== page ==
Despite her age, ten years of trying, and eight miscarriages, Maria (Kim Basinger) still wants nothing more than to have her own child. Her husband, Peter (Sebastian Schipper), wants her to accept that her body will not grant her biological children. Maria even literally dies for two minutes after her most recent miscarriage, yet she persists. Not every option has been explored, she claims. There must be a doctor who believes pregnancy is a possibility, despite the myriad signs it’s highly unlikely. (And for whatever reason, adoption isn’t presented as a viable option for the couple, despite Peter and Maria’s obvious wealth.)
As managing director of a shipping company, Maria sits in on a meeting, wherein her company is asked to divert one of their routes, which passes through part of Eastern Europe that is home to rampant prostitution. Gangsters and pimps sell the prostitutes’ children into sex slavery from there, and the shipping vessels are often clandestinely used to help in this human trafficking. Tipped off to so many infants facing horrendous futures, Maria sets off on her own to find the sex traffickers and save one of the babies from them. Along the way, she picks up Petit (Jordan Prentice), a drug-addicted, hitchhiking, Canadian dwarf dressed as a panda bear. Petit agrees to help Maria find a baby in exchange for ten thousand Euros, and the duo heads east together.
So what is it that drives Maria—by all intents a successful, intelligent woman, albeit one tormented by a loudly ticking biological clock and more than her share of failed pregnancies—to take such extreme actions in her quest for a child? The answer, believe it or not, is her future child. In creepy, whispered voiceover, Maria hears her future offspring, who despite the failed earlier conceptions, urges her not to “give up on me.” The spectral child that could be, who at one point appears as a diminutive ghostly visitor in the middle of the night, begs Maria not to forsake her. It’s like the field of dreams mentality, only far more twisted and dangerous—“If you believe, I’ll be conceived.”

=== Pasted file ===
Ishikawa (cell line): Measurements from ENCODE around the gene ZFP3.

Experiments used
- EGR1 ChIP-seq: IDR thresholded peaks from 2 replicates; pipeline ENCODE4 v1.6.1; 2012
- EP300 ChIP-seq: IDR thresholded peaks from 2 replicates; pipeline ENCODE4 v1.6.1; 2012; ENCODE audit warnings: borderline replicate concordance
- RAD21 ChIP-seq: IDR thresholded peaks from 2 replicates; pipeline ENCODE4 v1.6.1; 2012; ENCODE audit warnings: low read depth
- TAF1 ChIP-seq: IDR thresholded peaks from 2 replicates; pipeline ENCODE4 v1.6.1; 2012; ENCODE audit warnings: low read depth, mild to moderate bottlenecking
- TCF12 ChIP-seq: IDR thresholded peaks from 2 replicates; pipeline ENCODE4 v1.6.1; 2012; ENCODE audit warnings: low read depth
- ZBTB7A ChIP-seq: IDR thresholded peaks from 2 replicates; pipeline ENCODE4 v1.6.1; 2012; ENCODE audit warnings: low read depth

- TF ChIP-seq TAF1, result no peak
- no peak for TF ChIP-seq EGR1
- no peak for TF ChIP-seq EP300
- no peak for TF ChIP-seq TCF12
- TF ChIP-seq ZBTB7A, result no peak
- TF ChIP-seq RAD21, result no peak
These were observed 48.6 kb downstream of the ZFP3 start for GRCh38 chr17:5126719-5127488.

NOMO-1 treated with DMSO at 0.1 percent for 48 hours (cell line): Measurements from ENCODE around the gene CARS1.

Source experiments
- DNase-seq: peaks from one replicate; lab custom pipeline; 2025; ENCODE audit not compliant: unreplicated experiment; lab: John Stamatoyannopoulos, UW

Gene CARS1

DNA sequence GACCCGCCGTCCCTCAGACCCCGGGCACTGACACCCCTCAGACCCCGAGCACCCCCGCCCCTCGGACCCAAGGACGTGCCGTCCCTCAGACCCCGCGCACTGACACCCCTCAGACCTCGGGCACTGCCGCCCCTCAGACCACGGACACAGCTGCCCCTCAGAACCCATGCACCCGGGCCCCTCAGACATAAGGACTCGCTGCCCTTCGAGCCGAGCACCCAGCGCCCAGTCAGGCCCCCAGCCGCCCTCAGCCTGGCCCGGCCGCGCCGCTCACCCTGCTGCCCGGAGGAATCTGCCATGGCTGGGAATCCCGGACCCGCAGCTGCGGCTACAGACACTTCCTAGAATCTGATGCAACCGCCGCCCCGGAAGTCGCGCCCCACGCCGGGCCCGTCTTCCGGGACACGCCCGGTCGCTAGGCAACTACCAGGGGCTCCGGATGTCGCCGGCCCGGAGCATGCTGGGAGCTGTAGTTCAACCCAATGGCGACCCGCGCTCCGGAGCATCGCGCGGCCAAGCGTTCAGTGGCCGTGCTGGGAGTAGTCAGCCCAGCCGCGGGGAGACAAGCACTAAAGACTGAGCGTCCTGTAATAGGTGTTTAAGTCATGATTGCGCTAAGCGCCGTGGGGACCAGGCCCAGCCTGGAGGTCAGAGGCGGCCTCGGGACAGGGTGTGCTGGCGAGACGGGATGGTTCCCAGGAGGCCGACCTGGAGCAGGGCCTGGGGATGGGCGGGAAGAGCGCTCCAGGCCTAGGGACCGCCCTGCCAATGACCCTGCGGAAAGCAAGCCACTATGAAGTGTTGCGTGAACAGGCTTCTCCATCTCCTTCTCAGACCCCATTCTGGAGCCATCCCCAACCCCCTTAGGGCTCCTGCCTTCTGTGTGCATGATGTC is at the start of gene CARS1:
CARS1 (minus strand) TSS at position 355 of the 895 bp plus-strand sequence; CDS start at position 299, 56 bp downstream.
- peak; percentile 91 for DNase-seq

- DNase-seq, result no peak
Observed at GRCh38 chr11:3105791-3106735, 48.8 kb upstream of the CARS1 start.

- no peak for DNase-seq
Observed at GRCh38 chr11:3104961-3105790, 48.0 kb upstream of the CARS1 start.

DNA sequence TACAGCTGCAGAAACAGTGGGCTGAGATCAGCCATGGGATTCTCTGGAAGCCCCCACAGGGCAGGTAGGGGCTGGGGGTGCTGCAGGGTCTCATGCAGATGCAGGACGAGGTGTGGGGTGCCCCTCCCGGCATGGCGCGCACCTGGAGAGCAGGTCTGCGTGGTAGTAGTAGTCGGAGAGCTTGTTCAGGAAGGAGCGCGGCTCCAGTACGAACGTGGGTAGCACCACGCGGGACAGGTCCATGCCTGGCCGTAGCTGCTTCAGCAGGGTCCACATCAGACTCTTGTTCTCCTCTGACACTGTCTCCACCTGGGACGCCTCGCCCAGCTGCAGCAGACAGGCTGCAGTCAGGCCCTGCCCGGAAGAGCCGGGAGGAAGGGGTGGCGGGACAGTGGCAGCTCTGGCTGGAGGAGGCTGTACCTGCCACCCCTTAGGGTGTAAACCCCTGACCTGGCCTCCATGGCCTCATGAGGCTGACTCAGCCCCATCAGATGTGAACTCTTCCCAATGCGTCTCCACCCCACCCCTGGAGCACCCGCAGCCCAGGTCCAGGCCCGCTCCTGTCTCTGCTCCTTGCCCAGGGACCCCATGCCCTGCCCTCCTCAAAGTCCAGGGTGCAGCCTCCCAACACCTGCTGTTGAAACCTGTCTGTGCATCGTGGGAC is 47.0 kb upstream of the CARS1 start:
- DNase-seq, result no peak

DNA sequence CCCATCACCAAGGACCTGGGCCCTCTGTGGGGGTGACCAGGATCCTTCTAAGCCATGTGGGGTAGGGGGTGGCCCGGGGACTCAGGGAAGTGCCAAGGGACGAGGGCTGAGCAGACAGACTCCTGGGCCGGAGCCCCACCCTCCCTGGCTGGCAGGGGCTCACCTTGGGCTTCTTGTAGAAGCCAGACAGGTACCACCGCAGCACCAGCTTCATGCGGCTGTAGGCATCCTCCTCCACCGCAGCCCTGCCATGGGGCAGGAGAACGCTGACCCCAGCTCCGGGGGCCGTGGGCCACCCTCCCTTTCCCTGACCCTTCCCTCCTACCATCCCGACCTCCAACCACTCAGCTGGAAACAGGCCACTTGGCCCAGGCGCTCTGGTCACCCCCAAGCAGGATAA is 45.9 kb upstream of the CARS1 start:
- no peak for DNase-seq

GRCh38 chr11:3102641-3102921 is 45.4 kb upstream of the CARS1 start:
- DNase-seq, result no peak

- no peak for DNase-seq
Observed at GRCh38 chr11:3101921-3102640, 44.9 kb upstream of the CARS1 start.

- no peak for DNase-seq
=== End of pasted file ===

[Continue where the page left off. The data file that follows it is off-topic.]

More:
Is it Maria’s delusion, or is it really her child? Writer/director Anders Morgenthaler actually answers the question pretty clearly, though whichever way you pin it, Maria looks crazy. And how wouldn’t she? As Maria, Kim Basinger—who needs a new agent, desperately—is nothing short of manic and perilously naïve. She invites a complete stranger along her journey, flat out explaining both her ridiculous quest (again: to buy or steal a baby from Russian gangsters who sell infants into sex slavery) and the fact that she’s loaded. She makes one terrible mistake after another, trusting the worst of humanity, not because she sees the positive in everyone, but because she’s so blinded by her desire for a child that she can’t think straight.
Yes, that’s the point. But it also calls into question the entire premise. Granted, I have no idea what so many miscarriages—or even one—can do to a person’s mind. There is no doubt, however, in my own mind that such an event can be and is devastating. Yet, Maria is unhinged from the get-go. She is so crazed, so frantic, so impossible to reason with that it becomes just as hard to align with her. Why should we follow this woman through such a hazardous journey? Most viewers will likely find her too alienating to relate to. More so, every bad thing that befalls her is none other than her own fault, because she so adamantly refuses to use reason.
Actually, it’s Morgenthaler’s fault, more than anyone’s, for he doesn’t take the time to set up a Maria we can sympathize with, a Maria that makes sense to us, whose journey we can follow. By the time we meet Maria, she’s already too far gone to step in sync with. Why can’t she and Peter adopt? With barely a passing line of dialogue, Morgenthaler writes-off the common route for barren couples. Maria and Peter are wealthy, have secure and powerful jobs, and clearly have love to share with a child in need. Yet, life-risking pregnancies are their only recourse (save the extreme action Maria takes)? Highly unlikely.
More than anything, the film calls into question Morgenthaler’s ability to successfully establish a protagonist. Maria never feels whole. Her unyielding desire to birth a child of her own in the face of all the dangers, problems, and turmoils it causes, doesn’t ever achieve total coherence. Kim Basinger does what she can with the material, but that’s not much. Morgenthaler’s story is so out there, and the special effects he employs (future baby ghost) catapult the film that much further beyond the realm of believability. If nothing else, Morgenthaler should have kept his original title, “I Am Here,” which serves the film so much better.
As it is, the film feels flimsy, poorly conceived at best (no tasteless pun intended). It fails to hold up to even superficial scrutiny very well. Not once do we root for Maria—which we inherently should, as a point. And everything culminates in a frustrating finale, a climax better served by a 20-minute short than a 100-minute feature. There is little worth waiting for in “The 11th Hour.” [C-]